Nonetheless, this scenario is entirely
avoidable without compromising
agricultural growth (Fig.1c). Our ‘Greener
Cerrado’ scenario illustrates a possible
alternative in which a policy mix is put in
place to reconcile agricultural expansion,
conservation of the remaining Cerrado and
restoration of critical habitat for endangered
species. Deployment of policies already
in place or under revision could enable
achievement of all of the region’s projected
increase in crop and beef production without
further conversion of original vegetation,
and even allow for targeted restoration.
e growth of soybean and sugarcane
production — projected to increase by 13.4
2 NATURE ECOLOGY & EVOLUTION 1, 0099 (2017) | DOI: 10.1038/s41559-017-0099 |
and 1.9Mha, respectively, by 2050 — could
be accommodated within agronomically
suitable areas currently under pasture (and
near current crop production centres and
infrastructure) (Fig.1c). As in the Amazon,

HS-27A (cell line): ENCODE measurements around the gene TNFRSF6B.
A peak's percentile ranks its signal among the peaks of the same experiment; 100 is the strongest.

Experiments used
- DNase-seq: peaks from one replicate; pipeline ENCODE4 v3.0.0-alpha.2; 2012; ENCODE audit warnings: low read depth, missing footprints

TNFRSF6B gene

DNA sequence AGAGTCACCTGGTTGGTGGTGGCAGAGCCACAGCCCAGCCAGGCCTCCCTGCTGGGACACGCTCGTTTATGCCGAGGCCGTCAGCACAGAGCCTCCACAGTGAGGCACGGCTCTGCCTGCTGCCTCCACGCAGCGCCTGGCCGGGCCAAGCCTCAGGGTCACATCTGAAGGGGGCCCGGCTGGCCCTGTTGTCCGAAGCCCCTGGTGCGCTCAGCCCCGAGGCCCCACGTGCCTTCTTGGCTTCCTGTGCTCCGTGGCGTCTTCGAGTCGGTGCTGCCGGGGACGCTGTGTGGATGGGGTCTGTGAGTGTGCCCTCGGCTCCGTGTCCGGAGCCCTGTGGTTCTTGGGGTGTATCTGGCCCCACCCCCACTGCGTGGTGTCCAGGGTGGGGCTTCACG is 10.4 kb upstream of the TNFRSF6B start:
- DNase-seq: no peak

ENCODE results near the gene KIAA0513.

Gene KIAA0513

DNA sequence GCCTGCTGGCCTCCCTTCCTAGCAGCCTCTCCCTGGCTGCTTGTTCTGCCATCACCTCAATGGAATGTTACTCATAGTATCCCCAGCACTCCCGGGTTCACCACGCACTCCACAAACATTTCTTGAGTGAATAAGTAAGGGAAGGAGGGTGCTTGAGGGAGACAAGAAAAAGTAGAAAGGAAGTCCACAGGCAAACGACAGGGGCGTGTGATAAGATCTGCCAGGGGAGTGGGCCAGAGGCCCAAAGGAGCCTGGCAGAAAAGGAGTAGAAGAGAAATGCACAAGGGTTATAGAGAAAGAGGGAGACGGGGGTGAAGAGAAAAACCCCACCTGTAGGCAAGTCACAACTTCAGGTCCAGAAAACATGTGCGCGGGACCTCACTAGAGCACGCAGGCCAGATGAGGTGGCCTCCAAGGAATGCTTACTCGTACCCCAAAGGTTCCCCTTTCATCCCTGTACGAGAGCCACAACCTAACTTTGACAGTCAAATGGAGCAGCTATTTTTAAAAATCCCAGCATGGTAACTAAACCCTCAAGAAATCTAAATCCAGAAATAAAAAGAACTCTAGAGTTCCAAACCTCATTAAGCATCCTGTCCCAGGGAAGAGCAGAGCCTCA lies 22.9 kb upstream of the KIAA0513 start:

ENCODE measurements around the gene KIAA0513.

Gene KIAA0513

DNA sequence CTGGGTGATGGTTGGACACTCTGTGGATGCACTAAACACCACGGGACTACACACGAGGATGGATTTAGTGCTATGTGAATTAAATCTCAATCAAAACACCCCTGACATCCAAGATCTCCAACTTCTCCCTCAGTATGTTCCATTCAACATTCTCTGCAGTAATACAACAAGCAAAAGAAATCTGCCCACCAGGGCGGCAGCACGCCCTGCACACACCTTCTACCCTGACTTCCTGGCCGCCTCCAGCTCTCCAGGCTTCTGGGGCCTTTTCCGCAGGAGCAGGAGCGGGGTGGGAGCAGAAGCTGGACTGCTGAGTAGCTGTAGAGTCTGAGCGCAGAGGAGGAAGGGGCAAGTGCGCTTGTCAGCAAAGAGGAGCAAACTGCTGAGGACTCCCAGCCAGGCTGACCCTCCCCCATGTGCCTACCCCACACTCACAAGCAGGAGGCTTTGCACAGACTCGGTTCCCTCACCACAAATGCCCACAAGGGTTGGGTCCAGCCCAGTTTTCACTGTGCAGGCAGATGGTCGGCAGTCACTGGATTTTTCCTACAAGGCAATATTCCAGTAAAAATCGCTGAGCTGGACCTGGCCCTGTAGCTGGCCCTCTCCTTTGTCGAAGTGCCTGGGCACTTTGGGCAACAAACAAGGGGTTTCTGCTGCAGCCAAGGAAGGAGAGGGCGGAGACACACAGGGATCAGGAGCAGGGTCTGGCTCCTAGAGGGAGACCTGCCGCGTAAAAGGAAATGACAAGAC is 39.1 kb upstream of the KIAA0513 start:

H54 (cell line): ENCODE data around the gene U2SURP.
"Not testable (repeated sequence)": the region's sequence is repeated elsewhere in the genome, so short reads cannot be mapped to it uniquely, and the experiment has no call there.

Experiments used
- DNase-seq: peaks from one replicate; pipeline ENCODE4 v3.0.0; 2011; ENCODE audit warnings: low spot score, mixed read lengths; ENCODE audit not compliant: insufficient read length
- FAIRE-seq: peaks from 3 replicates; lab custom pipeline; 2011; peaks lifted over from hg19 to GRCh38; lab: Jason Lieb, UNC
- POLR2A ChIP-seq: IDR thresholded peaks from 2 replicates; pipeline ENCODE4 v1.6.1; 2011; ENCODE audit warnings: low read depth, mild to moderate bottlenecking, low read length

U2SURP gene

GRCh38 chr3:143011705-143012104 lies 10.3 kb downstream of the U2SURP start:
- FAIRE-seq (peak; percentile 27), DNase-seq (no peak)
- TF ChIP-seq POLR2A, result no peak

the soybean industry thus has the potential
to lead the transition towards sustainability
by expanding its moratorium on converting
natural vegetation to theCerrado.
Changes in the region’s livestock
production to make space for this crop
expansion without increasing conversion
of the Cerrado to new pastures are also
essential. Planted pasturelands account
for 76Mha of the Cerrado. Yet stocking
rates (livestock per hectare) average only
35% of carrying capacity1 (Fig.1b). In
a Greener Cerrado scenario, increasing
productivity to 61% of sustainable potential
until 2050 would spare all the land needed
for cropland expansion, increase beef
production by 49% and still spare 6.38Mha
for restoration, equivalent to the current